The kanban method, also known in Japanese as ‘kamban’ and translates into the equivalent of ‘signboard’ in Chinese, is a concept that stresses visualization of a person or team that is available to take on new work. This concept is closely related to just-in-time (JIT) and Lean production, both of which utilize it as a scheduling system which tells a manufacturer what needs to be produced, when it should be produced and exactly how much of it needs to be produced.
Ideally, the kanban system controls the overall value chain starting from the raw materials supplier to the final consumer of the goods or services. Ensuring that there is control helps to avoid disruption of supply as well as overstocking of inventory at any stage of the manufacturing process.
In particular, kanban gives particular attention to any bottlenecks in the process that could result in a slowdown of production or inefficiency in operation. The ultimate aim is to obtain a higher level of throughput and lower delivery times without sacrificing quality by following the following principles that guide the kanban system.
- Visualization of Workflow
A kanban system typically examines state changes within the work process. These are a general reflection of any change in an activity that generates information on the states of the work. For instance, the activity of analysis generates specific information. When it reaches a point of diminishing returns, the work is now defined as ‘analyzed,’ and is then changed into a new activity that will generate additional information such as design or testing. This process of punctuating the arrival of information is what kanban practitioners use to visualize workflow.
- Limiting Work In Progress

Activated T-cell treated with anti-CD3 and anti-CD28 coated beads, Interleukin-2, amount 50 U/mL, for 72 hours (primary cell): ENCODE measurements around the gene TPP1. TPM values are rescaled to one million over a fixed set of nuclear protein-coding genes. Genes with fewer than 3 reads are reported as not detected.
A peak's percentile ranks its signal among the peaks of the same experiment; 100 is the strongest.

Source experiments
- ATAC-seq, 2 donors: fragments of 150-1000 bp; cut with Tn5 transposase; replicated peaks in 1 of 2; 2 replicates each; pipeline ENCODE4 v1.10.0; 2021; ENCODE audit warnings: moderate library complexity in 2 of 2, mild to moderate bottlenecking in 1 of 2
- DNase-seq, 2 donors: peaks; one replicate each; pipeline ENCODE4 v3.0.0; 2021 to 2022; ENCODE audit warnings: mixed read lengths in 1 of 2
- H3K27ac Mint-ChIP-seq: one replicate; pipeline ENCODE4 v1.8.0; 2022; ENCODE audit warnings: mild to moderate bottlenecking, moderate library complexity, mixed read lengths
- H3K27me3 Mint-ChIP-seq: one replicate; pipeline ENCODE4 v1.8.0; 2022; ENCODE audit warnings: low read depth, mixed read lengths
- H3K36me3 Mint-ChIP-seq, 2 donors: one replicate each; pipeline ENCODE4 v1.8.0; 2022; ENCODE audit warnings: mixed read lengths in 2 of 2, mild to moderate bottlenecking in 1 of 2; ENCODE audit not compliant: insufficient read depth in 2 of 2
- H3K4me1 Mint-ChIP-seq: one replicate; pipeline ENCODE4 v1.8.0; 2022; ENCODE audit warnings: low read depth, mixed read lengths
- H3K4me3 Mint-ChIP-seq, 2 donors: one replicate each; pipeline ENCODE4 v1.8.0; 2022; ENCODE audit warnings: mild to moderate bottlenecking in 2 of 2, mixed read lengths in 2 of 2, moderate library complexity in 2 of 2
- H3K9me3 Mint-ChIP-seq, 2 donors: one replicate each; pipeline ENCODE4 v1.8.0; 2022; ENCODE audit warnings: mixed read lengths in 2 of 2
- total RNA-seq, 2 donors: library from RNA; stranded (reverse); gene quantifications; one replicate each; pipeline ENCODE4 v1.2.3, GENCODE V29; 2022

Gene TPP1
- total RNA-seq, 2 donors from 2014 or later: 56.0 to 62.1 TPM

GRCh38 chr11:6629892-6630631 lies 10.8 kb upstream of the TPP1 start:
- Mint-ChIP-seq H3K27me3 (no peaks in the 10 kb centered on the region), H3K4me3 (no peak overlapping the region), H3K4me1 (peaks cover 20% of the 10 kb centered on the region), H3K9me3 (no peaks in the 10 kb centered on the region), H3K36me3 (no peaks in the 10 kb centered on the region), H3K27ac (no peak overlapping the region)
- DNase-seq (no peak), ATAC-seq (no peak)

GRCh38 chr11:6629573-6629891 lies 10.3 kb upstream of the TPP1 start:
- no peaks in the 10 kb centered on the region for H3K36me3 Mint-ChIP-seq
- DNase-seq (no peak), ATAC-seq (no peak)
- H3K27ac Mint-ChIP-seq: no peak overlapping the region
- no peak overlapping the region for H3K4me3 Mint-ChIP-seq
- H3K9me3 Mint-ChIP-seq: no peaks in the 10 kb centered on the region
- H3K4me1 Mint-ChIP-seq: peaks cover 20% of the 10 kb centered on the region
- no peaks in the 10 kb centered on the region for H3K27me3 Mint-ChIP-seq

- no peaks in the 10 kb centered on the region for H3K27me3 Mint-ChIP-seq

By limiting work in progress we put in place a pull system within part of, or the entire workflow. This system can be implemented using a variety of methods including DBR, CONWIP or kanban, among others. Regardless of this, the essential thing to remember is that the WIP within each state of the flow needs to be limited while any new work available is ‘pulled’ into the next state as soon as the WIP provides sufficient capacity.
- Managing Flow
The flow of each work item from each stage to the next within the workflow needs to be continually monitored and accurately reported. Flow means movement of goods and activities and, in this case, what is of the biggest interest is the speed and smoothness of the movement. The ideal situation is for the flow to be fast and smooth. Fast and smooth flow is an indication that the kanban-based system is generating value in the shortest possible time and minimizing the risk and cost caused by delays. What’s more, it is being achieved in a predictable way
- Explicitly Defining Process Policies
Until the exact mechanisms or processes of an organizations operation are explicitly laid out, it is almost impossible to talk about improvements. If there is no clear understanding of how things work or how the work is actually done, discussion of problems with the process will be anecdotal, subjective and emotional. By offering an explicit understanding, kanban makes it possible to have a discussion of the issues that is objective, rational and based on empirical evidence.
- Improving Collaboratively
Ultimately limiting of the work in progress is what stimulates any discussion of process problems. Anything that impedes the flow of work, or introduces perturbations which cause the flow to be inconsistent will make limiting WIP a major challenge. The team then has two options: break the WIP limit, ignore the issue and proceed, or to face the problem together, have an informed discussion and suggest improvements by consensus.
The key principles behind the kanban methodology have been designed to be the foundation on which an organization can see incremental improvement. The design of a kanban system needs to be adaptable over time to meet the complex needs of organizations.